Relative to population size, Bulgaria, Romania and Lithuania recorded the highest number of discharges among those treated for diseases of the respiratory system in 2018 (see Figure 4): 2 200 per 100 000 inhabitants in Lithuania, 2 300 per 100 000 inhabitants in Romania and 3 200 per 100 000 inhabitants in Bulgaria. Portugal (2015 data), Cyprus and the Netherlands had by far the lowest in-patient discharge rates for diseases of the respiratory system, less than 800 per 100 000 inhabitants, while Croatia and Sweden were the only other EU Member States to record ratios that were below 1 000 discharges per 100 000 inhabitants. Among the EFTA countries, Liechtenstein and Iceland also reported very low discharge rates for in-patients with respiratory diseases, while among the enlargement countries the rate was relatively high in Turkey (2016 data).

Figure 4: Hospital discharge rates for in-patients with diseases of the respiratory system, 2018
(per 100 000 inhabitants)
Source: Eurostat (hlth_co_disch2)

The length of hospital stays for in-patients with diseases of the respiratory system was generally close to the average for all types of disease

Table 3 presents an analysis of the average length of hospital stays for in-patients treated for a respiratory disease in 2013 and 2018. The average hospital stay in 2018 ranged in length from 5.2 days in Sweden up to 10.3 days in Czechia. In Latvia and France, the average length of a hospital stay for those treated for a disease of the respiratory system was 2.3 days less than the average for all diseases, while it was 1.9 days shorter in Estonia and 1.7 days shorter in Luxembourg. Aside from these two Member States, the average length of a hospital stay due to a disease of the respiratory system was similar to the average for all diseases, either shorter or longer by at most 1.5 days.

Table 3: In-patient average length of stay for respiratory diseases, 2013 and 2018
(days)
Source: Eurostat (hlth_co_inpst)

Among the 25 EU Member States for which recent data are available (no recent data for Greece or Portugal), the average length of a hospital stay for in-patients treated for a disease of the respiratory system fell between 2013 and 2018 in a small majority (13 out of 25), while in Latvia and Poland there was no change. The average time spent in hospital for in-patients treated for a disease of the respiratory system fell by 2.8 days in Finland. By contrast, Czechia recorded the largest increase in the average time spent in hospital for these diseases (up 1.3 days), while nine other Member States reported increases of 0.1 to 0.5 days.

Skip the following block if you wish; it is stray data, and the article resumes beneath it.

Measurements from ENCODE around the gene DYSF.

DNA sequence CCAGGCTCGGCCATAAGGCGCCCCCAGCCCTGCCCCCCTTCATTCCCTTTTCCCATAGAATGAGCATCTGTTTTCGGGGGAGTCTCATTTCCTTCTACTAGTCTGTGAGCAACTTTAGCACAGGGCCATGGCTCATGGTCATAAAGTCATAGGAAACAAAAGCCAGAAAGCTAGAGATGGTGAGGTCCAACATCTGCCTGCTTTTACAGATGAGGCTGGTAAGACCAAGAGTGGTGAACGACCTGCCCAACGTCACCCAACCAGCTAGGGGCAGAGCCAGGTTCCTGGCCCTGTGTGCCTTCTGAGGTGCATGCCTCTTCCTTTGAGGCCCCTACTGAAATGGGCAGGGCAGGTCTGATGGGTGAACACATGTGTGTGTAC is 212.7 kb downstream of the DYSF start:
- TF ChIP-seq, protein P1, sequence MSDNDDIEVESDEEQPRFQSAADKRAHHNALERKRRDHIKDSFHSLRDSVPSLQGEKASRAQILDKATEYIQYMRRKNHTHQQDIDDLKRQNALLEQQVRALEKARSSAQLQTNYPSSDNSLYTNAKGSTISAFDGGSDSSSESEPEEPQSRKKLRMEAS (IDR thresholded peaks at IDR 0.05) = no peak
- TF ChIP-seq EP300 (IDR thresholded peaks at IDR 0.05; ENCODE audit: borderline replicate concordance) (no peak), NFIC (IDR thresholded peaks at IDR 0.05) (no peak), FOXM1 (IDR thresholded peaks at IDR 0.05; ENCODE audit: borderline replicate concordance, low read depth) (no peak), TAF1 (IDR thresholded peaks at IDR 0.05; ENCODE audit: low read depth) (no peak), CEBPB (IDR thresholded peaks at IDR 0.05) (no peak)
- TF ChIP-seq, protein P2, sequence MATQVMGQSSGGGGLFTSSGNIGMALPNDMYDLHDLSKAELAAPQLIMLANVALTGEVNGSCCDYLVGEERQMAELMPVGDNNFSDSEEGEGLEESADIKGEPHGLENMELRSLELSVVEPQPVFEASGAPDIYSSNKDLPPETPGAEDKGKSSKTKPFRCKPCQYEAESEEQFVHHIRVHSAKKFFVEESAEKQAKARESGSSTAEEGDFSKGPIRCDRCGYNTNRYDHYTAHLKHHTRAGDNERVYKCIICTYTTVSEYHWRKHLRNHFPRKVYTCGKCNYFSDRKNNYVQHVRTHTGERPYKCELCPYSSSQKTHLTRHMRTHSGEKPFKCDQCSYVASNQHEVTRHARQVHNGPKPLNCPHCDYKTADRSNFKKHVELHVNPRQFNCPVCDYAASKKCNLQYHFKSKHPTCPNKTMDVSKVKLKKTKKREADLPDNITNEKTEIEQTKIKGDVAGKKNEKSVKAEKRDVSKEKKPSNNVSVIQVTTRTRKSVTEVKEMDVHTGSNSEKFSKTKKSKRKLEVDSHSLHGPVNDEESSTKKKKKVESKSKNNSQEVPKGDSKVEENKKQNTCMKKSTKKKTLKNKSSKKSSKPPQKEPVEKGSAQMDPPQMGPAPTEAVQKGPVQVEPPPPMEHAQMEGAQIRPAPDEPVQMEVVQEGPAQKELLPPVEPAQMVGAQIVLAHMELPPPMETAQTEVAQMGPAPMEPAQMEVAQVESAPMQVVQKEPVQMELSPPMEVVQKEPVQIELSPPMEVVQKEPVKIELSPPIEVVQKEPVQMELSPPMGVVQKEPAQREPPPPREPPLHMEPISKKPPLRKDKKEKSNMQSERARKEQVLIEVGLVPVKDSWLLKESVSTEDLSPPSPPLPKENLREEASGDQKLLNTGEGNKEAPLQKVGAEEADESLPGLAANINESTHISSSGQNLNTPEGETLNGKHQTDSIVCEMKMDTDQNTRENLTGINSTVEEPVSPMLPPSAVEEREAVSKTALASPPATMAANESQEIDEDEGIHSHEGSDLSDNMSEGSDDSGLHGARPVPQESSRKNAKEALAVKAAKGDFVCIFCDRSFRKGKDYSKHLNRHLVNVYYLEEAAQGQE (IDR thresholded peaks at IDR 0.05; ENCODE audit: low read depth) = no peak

The remainder of Table 3 provides a more detailed analysis of the average length of hospital stays for in-patients diagnosed with five different types of respiratory diseases. On average, in-patients with pneumonia (codes J12-J18) and with asthma and status asthmaticus (codes J45-J46) spent the highest number of days in hospital. These figures are of interest, insofar as pneumonia was one of the leading causes of death among respiratory diseases, in contrast to asthma, which has a death rate that was relatively close to zero. The average stay in hospital for in-patients being treated for asthma varied considerably across the EU Member States, from highs of 14.2 days in Czechia and 13.7 days in Germany (2017 data) to less than 3.0 days in Ireland, Sweden and Denmark (2016 data).

Source data for tables and graphs

Data sources

Key concepts

An in-patient is a patient who is formally admitted (or ‘hospitalised’) to an institution for treatment and/or care and stays for a minimum of one night or more than 24 hours in the hospital or other institution providing in-patient care. An in-patient or day care patient is discharged from hospital when formally released after a procedure or course of treatment (episode of care). A discharge may occur because of the finalisation of treatment, signing out against medical advice, transfer to another healthcare institution, or because of death.

The number of deaths from a particular cause of death can be expressed relative to the size of the population. A standardised (rather than crude) death rate can be compiled which is independent of the age and sex structure of a population: this is done as most causes of death vary significantly by age and according to sex and the standardisation facilitates comparisons of rates over time and between countries.

Healthcare resources and activities

Statistics on healthcare resources (such as personnel and medical equipment) and healthcare activities (such as information on surgical operations and procedures and hospital discharges) are documented in this background article which provides information on the scope of the data, its legal basis, the methodology employed, as well as related concepts and definitions.

For hospital discharges and the length of stay in hospitals, the International Shortlist for Hospital Morbidity Tabulation (ISHMT) is used to classify data from 2000 onwards; Chapter X covers diseases of the respiratory system:

  • Acute upper respiratory infections and influenza (1001);
  • Pneumonia (1002);
  • Other acute lower respiratory infections (1003);
  • Chronic diseases of the tonsils and adenoids (1004);
  • Other diseases of upper respiratory tract (1005);